Modelling antibodies, from Sequence, to Structure…

Antibody modelling has come a long way in the past 5 years. The Antibody Modelling Assessment (AMA) competitions (effectively an antibody version of CASP) have shown that most antibody design methods are capable of modelling the antibody variable fragment (Fv) at ≤ 1.5Å. Despite this feat, AMA-II provided two important lessons:

1. We can still improve our modelling of the framework region and the canonical CDRs.

Stage two of the AMA-II competition showed that CDR-H3 modelling improves once the correct crystal structure was provided (bar the H3 loop, of course). In addition, some of the canonical CDRs (e.g. L1) were modelled poorly, and some of the framework loops had also been poorly modelled.

2. We can’t treat orientation as if it doesn’t exist.

Many pipelines are either vague about how they predict the orientation, or have no explicit explanation on how the orientation will be predicted for the model structure. Given how important the orientation can be toward the antibody’s binding mode (Fera et al., 2014), it’s clear that this part of the pipeline has to be re-visited more carefully.

In addition to these lessons, one question remains:

What do we do with these models?

No pipeline, as far as we are aware, have no comments on what we should do beyond creating the model from a pipeline. What are its implications? Can we even use it for experiments, and use it as a potential therapeutic in the long-term? In light of these lessons and this blaring question, we developed our own method.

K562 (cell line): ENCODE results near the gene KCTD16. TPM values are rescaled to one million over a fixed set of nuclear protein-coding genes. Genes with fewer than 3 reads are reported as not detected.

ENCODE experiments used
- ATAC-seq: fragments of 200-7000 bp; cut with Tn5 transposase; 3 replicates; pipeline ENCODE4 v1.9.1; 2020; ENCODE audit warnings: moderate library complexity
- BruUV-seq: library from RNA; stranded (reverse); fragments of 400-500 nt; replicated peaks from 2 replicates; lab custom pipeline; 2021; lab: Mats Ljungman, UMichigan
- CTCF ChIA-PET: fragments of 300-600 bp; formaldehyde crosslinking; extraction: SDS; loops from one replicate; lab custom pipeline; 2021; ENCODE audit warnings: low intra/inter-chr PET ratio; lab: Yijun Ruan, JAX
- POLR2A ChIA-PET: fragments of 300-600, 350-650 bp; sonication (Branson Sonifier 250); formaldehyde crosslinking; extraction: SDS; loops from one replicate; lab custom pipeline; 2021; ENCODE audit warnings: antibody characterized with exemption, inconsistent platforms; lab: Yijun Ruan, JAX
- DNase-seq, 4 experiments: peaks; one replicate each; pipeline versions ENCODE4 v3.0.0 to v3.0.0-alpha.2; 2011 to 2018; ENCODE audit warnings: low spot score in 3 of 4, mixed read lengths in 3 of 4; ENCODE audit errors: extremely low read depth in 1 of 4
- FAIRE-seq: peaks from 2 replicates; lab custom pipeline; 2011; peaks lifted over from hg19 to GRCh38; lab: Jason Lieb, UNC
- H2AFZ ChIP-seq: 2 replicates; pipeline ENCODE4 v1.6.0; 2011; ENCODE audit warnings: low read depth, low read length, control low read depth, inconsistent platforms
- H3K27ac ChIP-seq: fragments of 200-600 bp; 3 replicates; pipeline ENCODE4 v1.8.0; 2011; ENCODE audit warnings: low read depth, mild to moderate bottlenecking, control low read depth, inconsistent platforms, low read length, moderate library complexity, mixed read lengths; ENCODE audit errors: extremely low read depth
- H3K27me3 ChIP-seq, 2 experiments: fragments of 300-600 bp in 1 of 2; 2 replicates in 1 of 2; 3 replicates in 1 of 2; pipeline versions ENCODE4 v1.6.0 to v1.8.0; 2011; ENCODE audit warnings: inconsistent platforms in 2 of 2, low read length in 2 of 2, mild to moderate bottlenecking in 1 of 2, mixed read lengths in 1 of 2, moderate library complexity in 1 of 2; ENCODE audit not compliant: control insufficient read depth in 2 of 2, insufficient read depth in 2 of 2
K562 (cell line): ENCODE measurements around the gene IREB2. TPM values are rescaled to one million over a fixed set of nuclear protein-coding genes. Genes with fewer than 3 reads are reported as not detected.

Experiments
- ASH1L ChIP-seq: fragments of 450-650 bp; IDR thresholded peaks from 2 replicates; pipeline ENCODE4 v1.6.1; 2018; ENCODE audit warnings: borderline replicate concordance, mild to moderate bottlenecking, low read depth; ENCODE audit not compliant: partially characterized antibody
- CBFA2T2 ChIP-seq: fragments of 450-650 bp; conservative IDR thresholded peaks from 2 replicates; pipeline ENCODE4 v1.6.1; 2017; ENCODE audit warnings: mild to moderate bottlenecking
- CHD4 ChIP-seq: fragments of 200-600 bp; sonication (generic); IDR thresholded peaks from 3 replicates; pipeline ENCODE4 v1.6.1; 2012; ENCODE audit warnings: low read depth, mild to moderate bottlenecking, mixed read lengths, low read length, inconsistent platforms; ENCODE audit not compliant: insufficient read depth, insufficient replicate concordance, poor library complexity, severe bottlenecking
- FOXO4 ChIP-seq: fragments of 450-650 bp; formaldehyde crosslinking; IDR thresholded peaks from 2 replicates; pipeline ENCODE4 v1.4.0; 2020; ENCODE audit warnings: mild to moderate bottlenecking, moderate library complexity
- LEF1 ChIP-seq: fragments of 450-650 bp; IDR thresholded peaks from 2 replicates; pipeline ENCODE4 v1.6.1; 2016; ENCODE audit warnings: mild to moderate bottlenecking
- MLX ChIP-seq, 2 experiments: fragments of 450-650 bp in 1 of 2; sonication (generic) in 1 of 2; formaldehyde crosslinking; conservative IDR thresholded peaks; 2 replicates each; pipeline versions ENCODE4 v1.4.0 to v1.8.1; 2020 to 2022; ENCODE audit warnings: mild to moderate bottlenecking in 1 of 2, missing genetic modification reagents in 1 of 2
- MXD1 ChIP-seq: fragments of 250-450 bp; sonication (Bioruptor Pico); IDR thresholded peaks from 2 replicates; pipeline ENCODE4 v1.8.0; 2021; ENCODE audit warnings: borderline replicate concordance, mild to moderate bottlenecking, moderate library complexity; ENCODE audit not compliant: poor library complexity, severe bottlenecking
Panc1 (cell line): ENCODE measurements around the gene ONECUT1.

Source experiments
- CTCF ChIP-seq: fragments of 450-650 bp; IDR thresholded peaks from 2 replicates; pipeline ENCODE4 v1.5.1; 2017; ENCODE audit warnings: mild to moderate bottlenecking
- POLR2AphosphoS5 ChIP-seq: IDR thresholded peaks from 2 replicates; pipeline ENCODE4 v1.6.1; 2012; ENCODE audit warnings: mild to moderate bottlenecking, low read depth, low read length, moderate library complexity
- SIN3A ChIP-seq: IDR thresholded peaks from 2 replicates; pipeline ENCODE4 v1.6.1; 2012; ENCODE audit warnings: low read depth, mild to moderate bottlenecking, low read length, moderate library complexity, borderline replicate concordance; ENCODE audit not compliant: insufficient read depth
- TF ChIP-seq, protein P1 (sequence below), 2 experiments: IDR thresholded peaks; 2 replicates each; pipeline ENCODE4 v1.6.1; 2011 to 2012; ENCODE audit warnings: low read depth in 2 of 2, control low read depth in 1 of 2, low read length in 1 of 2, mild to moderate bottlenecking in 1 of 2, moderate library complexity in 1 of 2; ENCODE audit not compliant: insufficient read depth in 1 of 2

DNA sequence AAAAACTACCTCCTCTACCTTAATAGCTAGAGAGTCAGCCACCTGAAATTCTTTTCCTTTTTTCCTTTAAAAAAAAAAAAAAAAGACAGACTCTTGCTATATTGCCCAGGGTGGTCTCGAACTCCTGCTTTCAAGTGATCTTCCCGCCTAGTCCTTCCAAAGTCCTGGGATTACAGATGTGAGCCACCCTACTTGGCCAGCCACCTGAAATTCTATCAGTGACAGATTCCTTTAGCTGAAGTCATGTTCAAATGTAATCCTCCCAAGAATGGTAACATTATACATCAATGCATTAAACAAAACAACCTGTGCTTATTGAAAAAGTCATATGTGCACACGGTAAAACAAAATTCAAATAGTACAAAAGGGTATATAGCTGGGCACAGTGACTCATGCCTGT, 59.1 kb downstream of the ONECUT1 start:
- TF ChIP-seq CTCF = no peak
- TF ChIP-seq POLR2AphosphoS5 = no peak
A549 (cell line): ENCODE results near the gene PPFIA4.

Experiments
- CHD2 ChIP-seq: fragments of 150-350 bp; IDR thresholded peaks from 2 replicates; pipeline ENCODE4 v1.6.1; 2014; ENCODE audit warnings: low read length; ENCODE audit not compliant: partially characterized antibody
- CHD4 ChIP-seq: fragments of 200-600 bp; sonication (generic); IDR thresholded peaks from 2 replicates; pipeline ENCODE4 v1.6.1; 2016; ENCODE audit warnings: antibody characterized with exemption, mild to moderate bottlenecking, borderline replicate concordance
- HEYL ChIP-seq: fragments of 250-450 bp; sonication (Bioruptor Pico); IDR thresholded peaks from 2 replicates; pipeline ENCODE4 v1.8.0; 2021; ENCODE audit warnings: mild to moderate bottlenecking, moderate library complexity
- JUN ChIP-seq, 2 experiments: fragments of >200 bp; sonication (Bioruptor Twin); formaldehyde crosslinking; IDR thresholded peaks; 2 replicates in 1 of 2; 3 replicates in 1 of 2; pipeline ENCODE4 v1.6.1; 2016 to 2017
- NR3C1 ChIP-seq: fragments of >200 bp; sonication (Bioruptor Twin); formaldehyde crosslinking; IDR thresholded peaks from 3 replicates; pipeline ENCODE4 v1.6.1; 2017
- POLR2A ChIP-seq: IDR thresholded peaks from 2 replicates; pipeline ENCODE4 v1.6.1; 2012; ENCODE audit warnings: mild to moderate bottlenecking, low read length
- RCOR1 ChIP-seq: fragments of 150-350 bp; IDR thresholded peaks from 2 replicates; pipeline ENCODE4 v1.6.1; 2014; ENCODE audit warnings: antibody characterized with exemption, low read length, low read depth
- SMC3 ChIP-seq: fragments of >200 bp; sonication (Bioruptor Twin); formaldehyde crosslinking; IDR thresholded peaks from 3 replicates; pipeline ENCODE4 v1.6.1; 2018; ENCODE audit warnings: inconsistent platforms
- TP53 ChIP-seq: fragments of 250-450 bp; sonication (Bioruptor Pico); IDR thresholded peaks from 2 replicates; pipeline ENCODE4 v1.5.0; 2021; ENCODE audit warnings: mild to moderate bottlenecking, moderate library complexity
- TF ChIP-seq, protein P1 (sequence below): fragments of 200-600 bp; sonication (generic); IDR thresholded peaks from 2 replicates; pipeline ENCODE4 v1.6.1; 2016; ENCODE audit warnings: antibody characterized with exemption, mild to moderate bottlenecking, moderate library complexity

Before we begin, how does modelling work?

In my mind, most, if not all, pipelines follow this generic paradigm:pipeline2

Our method, ABodyBuilder, also follows this 4-step workflow;

  1. We choose the template structure based on sequence identity; below a threshold, we predict the structure of the heavy and light chains separately
  2. In the event that we use the structures from separate antibodies, we predict the orientation from the structure with the highest global sequence identity.
  3. We model the loops using FREAD (Choi, Deane, 2011)
  4. Graft the side chains in using SCWRL.

Following the modelling procedure, our method also annotates the accuracy of the model in a probabilistic context — i.e., an estimated probability that a particular region is modelled at a given RMSD threshold. Moreover, we also flag up any issues that an experimentalist can run into should they ever decide to model the antibody.

The accuracy estimation is a data-driven estimation of model quality. Many pipelines end up giving you just a model – but there’s no way of determining model accuracy until the native structure is determined. This is particularly problematic for CDRH3 where RMSDs can reach up to >4.0A between models and native structures, and it would be incredibly useful to have an a priori, expected estimation of model accuracy.

Furthermore, by commenting on motifs that can conflict with antibody development, we aim to offer a convenient solution for users when they are considering in vitro experiments with their target antibody. Ultimately, ABodyBuilder is designed with the user in mind, making an easy-to-use, informative software that facilitates antibody modelling for novel applications.

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